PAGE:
This blog provides practical information on brand research, strategy and positioning. It also covers brand equity measurement, brand architecture, brand extension and other brand management and marketing topics.
Monday, October 3, 2016
Marketing is More than BS
I have been a marketer for more than 30 years. And, as a brand strategy consultant, I have worked with more than 20 marketing agencies and 200 different companies and brands. Over time, I have heard people refer to marketing as "BS," "overhead," "the dark arts," "fluff," "a necessary evil," "disconnected from reality," "soft," "manipulation," and "baloney."
If you have read my book Brand Aid or have been following my blog posts, you know that I disagree with these assessments. Marketing is a discipline that uses both the left and right sides of the brain, drawing on qualitative and quantitative research, sales metrics and brand equity measures but also tapping into human and creative insight.
And, increasingly, one can measure the ROI of specific marketing programs, whether it is tracing online ads to views, click-throughs and product purchases or trade show investments to name and contact information acquisition, salesperson followup and, ultimately, sales.
And each marketing sub-discipline has its own very specific skill set - marketing research, new product development, advertising, promotion, direct marketing, social media, mobile marketing, (big) data mining, retail merchandising, brand management, product management, pricing strategy, distribution strategy, brand licensing, public relations, guerrilla marketing, product marketing, sales support ... and there are many more.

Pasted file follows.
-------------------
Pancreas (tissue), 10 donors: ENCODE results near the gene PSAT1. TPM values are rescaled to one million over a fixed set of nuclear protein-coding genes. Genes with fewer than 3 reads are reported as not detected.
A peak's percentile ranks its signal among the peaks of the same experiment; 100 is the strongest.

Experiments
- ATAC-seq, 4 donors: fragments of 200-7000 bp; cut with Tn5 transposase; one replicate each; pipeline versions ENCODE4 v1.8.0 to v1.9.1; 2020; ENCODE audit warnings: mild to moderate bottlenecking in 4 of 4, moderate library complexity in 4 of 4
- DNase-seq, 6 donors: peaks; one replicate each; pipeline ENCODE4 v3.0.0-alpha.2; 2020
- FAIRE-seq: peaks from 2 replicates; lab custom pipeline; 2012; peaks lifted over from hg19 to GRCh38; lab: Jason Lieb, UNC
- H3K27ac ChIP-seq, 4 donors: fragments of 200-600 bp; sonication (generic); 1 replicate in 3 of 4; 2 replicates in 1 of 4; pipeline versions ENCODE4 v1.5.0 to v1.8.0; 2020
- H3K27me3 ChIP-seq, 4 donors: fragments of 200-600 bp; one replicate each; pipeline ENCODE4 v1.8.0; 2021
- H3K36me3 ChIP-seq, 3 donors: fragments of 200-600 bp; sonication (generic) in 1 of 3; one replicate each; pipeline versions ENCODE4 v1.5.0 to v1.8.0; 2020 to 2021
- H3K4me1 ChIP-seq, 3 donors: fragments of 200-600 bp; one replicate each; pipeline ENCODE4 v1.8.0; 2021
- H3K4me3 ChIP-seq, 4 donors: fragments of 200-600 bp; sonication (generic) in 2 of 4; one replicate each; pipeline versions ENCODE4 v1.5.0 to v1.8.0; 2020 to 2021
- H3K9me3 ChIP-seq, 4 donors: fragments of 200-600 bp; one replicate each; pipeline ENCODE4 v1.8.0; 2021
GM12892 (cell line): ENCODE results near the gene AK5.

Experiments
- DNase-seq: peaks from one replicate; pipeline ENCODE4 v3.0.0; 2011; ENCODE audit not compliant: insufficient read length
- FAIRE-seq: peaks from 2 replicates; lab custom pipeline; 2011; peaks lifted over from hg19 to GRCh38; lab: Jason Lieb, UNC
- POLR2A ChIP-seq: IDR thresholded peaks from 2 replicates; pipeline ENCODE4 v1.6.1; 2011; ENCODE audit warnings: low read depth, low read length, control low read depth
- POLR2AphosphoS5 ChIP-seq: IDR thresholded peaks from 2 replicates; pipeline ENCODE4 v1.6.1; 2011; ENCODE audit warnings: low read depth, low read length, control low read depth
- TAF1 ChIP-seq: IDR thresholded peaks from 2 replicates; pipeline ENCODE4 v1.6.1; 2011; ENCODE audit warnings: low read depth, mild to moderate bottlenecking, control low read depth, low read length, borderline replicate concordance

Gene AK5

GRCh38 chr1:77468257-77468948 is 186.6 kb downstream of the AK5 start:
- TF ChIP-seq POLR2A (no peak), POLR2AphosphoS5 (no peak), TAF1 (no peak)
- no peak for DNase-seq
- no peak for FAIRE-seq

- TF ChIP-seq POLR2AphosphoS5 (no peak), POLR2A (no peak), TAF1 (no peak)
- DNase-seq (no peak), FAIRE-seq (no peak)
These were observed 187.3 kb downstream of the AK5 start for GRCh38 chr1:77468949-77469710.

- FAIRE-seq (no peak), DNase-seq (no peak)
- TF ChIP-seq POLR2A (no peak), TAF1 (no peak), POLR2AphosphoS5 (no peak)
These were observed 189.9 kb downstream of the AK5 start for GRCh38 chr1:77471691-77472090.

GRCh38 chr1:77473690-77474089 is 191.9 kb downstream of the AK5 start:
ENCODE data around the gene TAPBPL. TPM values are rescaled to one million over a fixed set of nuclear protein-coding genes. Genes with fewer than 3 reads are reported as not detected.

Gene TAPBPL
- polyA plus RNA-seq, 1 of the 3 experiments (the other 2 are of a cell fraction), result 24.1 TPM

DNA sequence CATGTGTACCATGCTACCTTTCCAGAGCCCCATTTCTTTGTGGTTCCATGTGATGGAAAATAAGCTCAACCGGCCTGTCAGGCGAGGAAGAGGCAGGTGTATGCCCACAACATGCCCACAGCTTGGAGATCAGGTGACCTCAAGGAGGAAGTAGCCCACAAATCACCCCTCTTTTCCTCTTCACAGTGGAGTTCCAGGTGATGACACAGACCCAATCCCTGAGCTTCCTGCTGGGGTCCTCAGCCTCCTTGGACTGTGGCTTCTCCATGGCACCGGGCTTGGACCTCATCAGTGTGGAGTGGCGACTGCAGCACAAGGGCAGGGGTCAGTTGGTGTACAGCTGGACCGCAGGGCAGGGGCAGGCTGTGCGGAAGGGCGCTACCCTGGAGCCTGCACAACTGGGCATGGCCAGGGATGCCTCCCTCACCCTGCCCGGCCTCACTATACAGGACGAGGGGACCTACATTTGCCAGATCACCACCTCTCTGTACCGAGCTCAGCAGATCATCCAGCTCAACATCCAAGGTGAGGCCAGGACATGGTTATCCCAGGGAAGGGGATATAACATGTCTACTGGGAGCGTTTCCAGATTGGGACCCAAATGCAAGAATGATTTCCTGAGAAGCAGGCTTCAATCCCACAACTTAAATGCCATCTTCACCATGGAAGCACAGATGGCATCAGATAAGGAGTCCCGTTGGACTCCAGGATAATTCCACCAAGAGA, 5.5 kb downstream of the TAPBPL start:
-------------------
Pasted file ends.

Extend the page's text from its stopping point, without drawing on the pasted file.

It bothers me when someone with no education or experience in any aspect of marketing thinks or says he or she "can do marketing." And I really don't like it when I hear someone say "a monkey can do marketing." Neither of these are true.
While common sense and intuition regarding human motivation and behavior are important qualities of a successful marketer, they alone are not sufficient to create outstanding results.
Admittedly, there are some in our profession who are less than well qualified while believing that they are fully qualified. This can be explained by the Dunning-Kruger effect.
The one thing that writing Brand Aid has taught me is that there is more to marketing than meets the eye. There are many formulas, templates, metrics, rules of thumb, insights and other inputs that go into writing a winning marketing plan and developing a winning integrated marketing campaign.
So the next time someone calls marketing "BS," don't take it personally but make sure you are not treating it that way but rather are a student and practitioner of all of the aspects of the art and science that comprise marketing.
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